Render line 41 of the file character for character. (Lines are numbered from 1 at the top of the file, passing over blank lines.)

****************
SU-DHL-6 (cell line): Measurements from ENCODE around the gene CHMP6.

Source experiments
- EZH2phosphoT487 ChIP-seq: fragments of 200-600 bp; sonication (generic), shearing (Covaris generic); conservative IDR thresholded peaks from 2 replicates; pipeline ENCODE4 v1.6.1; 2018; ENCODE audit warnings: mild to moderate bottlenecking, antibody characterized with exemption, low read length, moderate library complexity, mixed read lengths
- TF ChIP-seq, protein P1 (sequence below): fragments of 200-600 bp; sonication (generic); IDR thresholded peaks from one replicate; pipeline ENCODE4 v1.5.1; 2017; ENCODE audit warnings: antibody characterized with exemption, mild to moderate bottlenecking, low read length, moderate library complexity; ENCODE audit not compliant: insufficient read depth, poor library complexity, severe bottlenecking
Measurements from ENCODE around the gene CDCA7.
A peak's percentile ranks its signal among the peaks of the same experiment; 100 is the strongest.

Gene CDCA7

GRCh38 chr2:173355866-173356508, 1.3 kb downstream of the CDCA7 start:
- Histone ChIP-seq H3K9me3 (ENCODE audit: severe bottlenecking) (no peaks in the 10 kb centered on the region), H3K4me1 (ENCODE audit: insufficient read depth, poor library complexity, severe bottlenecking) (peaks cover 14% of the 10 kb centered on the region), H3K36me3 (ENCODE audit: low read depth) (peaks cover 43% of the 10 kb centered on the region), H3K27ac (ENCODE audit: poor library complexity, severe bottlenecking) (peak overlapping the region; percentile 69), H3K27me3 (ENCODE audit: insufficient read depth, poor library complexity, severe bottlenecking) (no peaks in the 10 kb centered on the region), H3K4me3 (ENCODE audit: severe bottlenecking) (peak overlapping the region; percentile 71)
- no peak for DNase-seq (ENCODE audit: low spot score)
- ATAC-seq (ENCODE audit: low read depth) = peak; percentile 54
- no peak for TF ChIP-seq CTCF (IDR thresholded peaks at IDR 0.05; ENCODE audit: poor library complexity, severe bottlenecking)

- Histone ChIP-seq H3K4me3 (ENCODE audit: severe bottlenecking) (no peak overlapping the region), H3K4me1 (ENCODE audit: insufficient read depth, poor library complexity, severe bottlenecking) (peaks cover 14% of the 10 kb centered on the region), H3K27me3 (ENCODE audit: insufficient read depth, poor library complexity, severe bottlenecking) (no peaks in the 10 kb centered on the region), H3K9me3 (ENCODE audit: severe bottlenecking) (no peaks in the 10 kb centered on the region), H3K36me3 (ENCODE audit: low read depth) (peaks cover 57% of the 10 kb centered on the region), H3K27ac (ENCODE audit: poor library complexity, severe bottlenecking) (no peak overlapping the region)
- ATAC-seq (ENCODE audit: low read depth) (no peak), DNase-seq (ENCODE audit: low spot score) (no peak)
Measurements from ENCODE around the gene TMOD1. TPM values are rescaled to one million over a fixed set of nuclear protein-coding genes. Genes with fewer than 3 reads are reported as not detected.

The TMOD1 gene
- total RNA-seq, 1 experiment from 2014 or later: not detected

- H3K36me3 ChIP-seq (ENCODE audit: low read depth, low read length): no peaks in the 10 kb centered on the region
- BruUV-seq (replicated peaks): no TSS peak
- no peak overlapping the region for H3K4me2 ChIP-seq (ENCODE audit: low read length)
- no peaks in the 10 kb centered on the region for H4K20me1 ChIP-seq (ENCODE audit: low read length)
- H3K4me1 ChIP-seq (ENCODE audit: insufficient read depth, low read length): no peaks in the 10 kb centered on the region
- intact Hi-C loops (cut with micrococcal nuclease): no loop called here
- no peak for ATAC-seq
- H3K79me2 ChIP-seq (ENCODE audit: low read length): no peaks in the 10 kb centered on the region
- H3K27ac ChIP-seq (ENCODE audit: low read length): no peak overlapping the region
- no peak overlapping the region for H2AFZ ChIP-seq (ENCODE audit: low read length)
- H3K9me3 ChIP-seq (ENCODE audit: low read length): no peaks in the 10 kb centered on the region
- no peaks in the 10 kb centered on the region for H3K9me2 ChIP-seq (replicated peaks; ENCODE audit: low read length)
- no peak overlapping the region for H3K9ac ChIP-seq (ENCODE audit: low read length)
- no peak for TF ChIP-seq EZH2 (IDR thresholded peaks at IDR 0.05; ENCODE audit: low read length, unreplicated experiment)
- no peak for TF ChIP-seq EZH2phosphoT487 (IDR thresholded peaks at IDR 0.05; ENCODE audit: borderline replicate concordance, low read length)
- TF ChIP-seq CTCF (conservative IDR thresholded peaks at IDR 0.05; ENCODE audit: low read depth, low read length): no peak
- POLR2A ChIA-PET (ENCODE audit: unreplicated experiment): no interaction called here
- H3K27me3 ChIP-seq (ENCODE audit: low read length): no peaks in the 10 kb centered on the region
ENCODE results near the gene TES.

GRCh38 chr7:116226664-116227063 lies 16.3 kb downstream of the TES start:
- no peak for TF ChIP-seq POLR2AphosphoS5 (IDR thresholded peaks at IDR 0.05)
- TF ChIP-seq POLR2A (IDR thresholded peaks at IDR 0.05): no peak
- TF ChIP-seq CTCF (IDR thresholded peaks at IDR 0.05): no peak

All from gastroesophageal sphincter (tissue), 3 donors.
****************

All from gastroesophageal sphincter (tissue), 3 donors.